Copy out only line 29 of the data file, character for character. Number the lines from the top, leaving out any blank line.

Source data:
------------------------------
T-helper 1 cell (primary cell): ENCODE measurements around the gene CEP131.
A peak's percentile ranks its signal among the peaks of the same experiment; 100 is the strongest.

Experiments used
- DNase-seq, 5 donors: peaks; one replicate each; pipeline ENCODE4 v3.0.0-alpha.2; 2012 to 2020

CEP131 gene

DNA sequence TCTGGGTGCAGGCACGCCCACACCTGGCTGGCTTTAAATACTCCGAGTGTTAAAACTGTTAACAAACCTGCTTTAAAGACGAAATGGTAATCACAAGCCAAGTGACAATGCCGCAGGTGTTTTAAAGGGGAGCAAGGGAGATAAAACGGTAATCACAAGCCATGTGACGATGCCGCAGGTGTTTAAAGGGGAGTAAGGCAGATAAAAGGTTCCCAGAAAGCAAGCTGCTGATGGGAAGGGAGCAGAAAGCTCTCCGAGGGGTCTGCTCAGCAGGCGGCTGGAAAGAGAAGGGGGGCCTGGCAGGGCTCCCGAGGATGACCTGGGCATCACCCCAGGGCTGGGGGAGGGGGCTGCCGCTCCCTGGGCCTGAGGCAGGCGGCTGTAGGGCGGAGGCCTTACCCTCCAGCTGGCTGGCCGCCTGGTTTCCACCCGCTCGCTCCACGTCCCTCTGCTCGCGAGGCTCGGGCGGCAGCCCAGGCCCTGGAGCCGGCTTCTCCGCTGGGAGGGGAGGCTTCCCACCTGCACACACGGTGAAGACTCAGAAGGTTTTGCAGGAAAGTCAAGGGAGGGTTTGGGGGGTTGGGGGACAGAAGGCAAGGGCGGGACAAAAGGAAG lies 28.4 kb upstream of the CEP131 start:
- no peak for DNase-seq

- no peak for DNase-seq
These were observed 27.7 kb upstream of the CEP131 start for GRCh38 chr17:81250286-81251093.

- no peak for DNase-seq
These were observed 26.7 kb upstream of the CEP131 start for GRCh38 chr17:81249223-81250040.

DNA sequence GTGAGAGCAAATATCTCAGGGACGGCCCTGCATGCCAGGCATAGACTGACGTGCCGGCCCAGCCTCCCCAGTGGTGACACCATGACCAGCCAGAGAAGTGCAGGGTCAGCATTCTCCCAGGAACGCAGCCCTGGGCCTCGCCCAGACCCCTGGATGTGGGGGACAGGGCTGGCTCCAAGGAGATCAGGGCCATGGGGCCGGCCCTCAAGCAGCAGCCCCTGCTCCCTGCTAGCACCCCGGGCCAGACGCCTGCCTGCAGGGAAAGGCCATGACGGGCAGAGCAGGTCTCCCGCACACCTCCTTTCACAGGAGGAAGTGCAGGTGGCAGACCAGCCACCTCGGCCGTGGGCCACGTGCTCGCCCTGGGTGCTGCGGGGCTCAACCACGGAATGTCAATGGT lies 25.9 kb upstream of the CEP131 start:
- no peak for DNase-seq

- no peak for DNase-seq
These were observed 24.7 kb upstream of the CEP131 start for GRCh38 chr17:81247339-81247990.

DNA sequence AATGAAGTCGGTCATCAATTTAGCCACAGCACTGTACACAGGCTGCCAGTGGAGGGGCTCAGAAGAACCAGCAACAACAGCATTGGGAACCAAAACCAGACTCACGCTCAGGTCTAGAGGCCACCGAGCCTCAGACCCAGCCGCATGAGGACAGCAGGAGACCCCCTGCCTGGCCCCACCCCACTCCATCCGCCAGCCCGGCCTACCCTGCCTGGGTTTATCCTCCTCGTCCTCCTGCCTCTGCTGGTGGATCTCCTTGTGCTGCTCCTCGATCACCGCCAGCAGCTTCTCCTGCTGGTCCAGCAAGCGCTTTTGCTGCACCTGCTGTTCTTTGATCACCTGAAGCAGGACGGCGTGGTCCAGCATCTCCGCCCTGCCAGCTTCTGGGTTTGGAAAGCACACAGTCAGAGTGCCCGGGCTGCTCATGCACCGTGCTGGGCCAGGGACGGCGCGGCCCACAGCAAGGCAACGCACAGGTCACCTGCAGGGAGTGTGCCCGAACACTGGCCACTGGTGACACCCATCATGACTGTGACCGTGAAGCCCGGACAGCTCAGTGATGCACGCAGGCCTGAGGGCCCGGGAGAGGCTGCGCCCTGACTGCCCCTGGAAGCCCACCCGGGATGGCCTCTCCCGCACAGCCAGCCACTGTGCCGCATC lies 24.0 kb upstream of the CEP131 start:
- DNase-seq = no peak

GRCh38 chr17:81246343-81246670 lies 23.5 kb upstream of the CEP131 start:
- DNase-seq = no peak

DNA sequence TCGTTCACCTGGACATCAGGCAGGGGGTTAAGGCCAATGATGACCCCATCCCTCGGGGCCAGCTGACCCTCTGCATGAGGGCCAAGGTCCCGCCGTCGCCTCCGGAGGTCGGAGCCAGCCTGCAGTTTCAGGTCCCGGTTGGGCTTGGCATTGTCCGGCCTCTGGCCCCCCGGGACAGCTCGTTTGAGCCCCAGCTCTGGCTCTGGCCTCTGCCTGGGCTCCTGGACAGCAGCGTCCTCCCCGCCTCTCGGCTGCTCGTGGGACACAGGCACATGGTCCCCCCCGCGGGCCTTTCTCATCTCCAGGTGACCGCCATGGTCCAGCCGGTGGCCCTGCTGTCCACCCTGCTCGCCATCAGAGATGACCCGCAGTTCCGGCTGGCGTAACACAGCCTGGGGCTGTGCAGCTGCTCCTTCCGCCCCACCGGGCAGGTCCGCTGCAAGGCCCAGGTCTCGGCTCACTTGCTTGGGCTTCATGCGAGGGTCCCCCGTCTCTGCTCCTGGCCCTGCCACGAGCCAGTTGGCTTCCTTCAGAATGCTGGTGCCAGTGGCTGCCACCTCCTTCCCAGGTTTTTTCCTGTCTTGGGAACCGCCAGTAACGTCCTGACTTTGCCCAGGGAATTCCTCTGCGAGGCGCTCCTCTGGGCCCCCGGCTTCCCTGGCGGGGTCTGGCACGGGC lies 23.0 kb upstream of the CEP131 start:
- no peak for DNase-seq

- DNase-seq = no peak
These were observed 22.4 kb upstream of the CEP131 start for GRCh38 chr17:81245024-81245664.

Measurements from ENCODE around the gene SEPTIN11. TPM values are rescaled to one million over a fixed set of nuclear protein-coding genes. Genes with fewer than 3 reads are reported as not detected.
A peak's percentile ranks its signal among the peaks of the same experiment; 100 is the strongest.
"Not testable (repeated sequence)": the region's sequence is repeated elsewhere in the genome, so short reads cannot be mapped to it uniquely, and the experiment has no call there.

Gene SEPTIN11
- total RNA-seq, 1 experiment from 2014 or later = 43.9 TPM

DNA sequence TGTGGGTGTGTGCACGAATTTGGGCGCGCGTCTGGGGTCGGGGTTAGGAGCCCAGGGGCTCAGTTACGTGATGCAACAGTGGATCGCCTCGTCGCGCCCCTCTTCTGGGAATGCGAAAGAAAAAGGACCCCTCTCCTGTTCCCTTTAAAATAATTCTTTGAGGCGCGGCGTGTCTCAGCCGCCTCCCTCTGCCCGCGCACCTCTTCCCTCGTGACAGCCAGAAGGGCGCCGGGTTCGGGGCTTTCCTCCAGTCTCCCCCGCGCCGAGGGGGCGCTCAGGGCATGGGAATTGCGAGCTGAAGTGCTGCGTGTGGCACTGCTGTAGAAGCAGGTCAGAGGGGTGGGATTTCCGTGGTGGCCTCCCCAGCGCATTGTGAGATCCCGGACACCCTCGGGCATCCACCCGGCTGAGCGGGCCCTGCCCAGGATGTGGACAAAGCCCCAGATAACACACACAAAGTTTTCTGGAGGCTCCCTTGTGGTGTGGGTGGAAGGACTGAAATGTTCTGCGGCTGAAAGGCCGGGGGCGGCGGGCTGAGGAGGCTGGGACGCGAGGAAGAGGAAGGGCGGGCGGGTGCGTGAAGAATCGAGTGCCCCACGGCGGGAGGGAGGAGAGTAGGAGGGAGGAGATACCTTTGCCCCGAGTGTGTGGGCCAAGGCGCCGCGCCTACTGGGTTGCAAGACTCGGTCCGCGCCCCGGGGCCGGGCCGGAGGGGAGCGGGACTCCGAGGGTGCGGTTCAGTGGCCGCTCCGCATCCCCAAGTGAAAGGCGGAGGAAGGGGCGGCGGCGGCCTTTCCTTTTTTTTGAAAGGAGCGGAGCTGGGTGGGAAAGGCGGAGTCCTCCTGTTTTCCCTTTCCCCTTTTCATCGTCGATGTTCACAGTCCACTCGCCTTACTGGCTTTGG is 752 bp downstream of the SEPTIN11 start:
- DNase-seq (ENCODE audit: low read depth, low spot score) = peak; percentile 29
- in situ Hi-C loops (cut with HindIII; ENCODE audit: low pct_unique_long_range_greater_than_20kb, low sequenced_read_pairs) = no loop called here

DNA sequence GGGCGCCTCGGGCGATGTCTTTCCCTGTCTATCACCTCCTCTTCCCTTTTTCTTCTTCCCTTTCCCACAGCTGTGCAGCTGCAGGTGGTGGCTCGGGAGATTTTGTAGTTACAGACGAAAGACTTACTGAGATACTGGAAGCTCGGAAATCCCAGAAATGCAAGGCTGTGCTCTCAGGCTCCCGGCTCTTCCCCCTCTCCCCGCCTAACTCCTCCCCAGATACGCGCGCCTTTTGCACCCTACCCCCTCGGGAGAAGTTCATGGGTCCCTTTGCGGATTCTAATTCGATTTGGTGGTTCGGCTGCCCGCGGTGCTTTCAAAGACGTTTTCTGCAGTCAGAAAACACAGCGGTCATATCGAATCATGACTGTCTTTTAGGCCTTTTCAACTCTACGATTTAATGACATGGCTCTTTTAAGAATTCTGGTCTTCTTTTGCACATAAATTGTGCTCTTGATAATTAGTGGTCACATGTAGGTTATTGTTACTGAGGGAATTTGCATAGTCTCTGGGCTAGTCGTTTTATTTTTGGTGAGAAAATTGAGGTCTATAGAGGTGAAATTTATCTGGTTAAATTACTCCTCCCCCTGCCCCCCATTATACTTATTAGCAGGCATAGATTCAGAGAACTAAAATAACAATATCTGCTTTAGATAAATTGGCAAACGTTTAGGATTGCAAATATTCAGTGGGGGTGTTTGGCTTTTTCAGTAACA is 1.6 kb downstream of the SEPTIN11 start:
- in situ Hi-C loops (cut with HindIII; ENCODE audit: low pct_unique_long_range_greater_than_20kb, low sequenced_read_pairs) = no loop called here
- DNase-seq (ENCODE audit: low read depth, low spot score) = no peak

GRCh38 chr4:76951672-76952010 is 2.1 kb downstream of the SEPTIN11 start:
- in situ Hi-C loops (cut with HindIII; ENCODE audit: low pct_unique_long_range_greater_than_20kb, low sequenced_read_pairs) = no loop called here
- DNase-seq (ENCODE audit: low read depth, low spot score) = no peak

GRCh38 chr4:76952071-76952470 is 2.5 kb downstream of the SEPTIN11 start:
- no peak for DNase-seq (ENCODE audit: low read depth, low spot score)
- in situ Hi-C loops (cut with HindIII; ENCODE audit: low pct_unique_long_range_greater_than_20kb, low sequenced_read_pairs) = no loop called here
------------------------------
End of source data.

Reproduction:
DNA sequence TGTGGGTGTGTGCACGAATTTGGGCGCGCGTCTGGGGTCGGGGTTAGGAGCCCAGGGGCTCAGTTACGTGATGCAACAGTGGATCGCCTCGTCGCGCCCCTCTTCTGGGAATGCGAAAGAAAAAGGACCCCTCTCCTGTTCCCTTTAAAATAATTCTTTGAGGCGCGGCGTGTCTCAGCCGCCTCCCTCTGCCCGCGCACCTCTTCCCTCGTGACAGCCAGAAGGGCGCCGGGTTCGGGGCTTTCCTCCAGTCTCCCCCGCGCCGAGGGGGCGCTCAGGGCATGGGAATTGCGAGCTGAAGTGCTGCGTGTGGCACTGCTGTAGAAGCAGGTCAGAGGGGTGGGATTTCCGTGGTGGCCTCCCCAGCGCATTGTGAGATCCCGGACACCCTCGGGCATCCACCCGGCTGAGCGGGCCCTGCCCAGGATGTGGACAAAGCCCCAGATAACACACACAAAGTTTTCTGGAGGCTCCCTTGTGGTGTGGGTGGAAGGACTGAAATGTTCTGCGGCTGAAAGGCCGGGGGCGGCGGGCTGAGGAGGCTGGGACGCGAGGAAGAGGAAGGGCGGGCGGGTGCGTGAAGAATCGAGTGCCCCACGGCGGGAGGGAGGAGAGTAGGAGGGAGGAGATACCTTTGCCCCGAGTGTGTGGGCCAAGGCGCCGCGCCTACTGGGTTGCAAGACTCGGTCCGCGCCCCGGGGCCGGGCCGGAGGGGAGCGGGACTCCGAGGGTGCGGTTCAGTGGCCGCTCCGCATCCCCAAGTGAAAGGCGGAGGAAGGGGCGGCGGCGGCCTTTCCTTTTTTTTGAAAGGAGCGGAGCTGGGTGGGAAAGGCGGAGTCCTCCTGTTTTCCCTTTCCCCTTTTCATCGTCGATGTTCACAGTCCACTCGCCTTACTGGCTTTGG is 752 bp downstream of the SEPTIN11 start: